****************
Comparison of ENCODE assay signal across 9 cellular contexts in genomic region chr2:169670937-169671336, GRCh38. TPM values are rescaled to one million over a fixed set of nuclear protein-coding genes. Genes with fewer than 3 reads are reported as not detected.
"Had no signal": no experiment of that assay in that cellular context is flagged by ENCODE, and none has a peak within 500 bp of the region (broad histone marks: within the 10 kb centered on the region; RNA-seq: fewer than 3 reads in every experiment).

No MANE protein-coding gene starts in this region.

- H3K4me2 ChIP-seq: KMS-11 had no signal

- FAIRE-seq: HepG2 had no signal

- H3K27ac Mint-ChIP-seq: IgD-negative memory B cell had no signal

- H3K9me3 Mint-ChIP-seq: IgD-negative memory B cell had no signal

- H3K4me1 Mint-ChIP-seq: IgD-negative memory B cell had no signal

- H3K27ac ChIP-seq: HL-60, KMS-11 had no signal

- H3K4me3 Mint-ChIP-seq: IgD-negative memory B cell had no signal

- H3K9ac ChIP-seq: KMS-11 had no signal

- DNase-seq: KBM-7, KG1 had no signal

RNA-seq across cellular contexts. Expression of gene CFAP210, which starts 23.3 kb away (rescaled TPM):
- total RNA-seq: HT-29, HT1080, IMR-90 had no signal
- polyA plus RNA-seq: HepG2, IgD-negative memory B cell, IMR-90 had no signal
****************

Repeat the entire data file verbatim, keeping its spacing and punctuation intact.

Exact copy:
Comparison of ENCODE assay signal across 9 cellular contexts in genomic region chr2:169670937-169671336, GRCh38. TPM values are rescaled to one million over a fixed set of nuclear protein-coding genes. Genes with fewer than 3 reads are reported as not detected.
"Had no signal": no experiment of that assay in that cellular context is flagged by ENCODE, and none has a peak within 500 bp of the region (broad histone marks: within the 10 kb centered on the region; RNA-seq: fewer than 3 reads in every experiment).

No MANE protein-coding gene starts in this region.

- H3K4me2 ChIP-seq: KMS-11 had no signal

- FAIRE-seq: HepG2 had no signal

- H3K27ac Mint-ChIP-seq: IgD-negative memory B cell had no signal

- H3K9me3 Mint-ChIP-seq: IgD-negative memory B cell had no signal

- H3K4me1 Mint-ChIP-seq: IgD-negative memory B cell had no signal

- H3K27ac ChIP-seq: HL-60, KMS-11 had no signal

- H3K4me3 Mint-ChIP-seq: IgD-negative memory B cell had no signal

- H3K9ac ChIP-seq: KMS-11 had no signal

- DNase-seq: KBM-7, KG1 had no signal

RNA-seq across cellular contexts. Expression of gene CFAP210, which starts 23.3 kb away (rescaled TPM):
- total RNA-seq: HT-29, HT1080, IMR-90 had no signal
- polyA plus RNA-seq: HepG2, IgD-negative memory B cell, IMR-90 had no signal